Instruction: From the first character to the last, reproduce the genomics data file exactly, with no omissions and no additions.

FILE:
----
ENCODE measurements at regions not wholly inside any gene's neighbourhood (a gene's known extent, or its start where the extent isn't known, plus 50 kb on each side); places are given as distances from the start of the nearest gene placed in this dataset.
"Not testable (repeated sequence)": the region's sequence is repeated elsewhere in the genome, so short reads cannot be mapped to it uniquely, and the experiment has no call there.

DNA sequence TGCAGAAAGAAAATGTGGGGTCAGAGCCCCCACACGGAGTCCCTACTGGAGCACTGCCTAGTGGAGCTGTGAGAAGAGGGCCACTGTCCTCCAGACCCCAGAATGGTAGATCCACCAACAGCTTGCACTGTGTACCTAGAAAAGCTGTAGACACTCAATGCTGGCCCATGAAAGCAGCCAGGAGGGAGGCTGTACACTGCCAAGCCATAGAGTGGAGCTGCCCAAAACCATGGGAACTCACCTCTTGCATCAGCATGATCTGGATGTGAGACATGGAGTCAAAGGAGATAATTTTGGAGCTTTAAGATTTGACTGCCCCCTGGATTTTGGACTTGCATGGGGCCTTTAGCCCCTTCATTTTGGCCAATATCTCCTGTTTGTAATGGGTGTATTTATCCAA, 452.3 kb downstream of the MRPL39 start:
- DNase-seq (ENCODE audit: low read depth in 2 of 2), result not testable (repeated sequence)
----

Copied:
ENCODE measurements at regions not wholly inside any gene's neighbourhood (a gene's known extent, or its start where the extent isn't known, plus 50 kb on each side); places are given as distances from the start of the nearest gene placed in this dataset.
"Not testable (repeated sequence)": the region's sequence is repeated elsewhere in the genome, so short reads cannot be mapped to it uniquely, and the experiment has no call there.

DNA sequence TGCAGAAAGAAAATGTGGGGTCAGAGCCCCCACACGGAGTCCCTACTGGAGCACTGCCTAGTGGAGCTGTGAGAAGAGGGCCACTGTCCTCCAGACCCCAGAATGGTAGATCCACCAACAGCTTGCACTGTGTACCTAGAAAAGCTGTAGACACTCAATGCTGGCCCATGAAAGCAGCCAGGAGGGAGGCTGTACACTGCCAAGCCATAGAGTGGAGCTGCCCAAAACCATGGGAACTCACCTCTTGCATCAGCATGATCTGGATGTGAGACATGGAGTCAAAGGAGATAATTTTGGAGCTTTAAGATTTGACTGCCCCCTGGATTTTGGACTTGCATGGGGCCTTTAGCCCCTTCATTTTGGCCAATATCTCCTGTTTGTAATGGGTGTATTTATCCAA, 452.3 kb downstream of the MRPL39 start:
- DNase-seq (ENCODE audit: low read depth in 2 of 2), result not testable (repeated sequence)